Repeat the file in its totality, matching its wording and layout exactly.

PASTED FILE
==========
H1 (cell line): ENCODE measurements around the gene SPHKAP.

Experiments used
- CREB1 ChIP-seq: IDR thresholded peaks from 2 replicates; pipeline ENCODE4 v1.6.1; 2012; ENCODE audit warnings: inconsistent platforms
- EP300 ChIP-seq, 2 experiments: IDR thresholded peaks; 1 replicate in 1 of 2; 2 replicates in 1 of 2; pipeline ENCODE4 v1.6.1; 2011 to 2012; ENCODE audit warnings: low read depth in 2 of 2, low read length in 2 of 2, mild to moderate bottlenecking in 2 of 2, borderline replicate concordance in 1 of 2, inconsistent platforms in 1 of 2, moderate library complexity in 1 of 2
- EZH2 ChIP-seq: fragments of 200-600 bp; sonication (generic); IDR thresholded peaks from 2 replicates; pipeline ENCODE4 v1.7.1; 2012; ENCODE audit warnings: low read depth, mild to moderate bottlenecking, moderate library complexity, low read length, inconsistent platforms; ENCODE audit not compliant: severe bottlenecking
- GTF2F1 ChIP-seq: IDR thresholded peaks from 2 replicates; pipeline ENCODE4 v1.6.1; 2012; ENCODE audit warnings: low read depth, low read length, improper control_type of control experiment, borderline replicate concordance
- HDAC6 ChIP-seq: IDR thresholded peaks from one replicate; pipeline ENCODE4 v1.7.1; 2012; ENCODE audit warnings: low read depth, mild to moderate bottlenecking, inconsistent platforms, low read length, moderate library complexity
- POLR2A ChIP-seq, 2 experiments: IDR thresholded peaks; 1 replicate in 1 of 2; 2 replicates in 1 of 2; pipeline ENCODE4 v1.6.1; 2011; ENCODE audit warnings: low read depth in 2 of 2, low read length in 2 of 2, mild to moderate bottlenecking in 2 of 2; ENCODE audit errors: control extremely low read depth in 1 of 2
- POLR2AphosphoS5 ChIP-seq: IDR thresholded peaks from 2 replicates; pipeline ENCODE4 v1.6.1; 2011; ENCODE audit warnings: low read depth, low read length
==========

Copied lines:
H1 (cell line): ENCODE measurements around the gene SPHKAP.

Experiments used
- CREB1 ChIP-seq: IDR thresholded peaks from 2 replicates; pipeline ENCODE4 v1.6.1; 2012; ENCODE audit warnings: inconsistent platforms
- EP300 ChIP-seq, 2 experiments: IDR thresholded peaks; 1 replicate in 1 of 2; 2 replicates in 1 of 2; pipeline ENCODE4 v1.6.1; 2011 to 2012; ENCODE audit warnings: low read depth in 2 of 2, low read length in 2 of 2, mild to moderate bottlenecking in 2 of 2, borderline replicate concordance in 1 of 2, inconsistent platforms in 1 of 2, moderate library complexity in 1 of 2
- EZH2 ChIP-seq: fragments of 200-600 bp; sonication (generic); IDR thresholded peaks from 2 replicates; pipeline ENCODE4 v1.7.1; 2012; ENCODE audit warnings: low read depth, mild to moderate bottlenecking, moderate library complexity, low read length, inconsistent platforms; ENCODE audit not compliant: severe bottlenecking
- GTF2F1 ChIP-seq: IDR thresholded peaks from 2 replicates; pipeline ENCODE4 v1.6.1; 2012; ENCODE audit warnings: low read depth, low read length, improper control_type of control experiment, borderline replicate concordance
- HDAC6 ChIP-seq: IDR thresholded peaks from one replicate; pipeline ENCODE4 v1.7.1; 2012; ENCODE audit warnings: low read depth, mild to moderate bottlenecking, inconsistent platforms, low read length, moderate library complexity
- POLR2A ChIP-seq, 2 experiments: IDR thresholded peaks; 1 replicate in 1 of 2; 2 replicates in 1 of 2; pipeline ENCODE4 v1.6.1; 2011; ENCODE audit warnings: low read depth in 2 of 2, low read length in 2 of 2, mild to moderate bottlenecking in 2 of 2; ENCODE audit errors: control extremely low read depth in 1 of 2
- POLR2AphosphoS5 ChIP-seq: IDR thresholded peaks from 2 replicates; pipeline ENCODE4 v1.6.1; 2011; ENCODE audit warnings: low read depth, low read length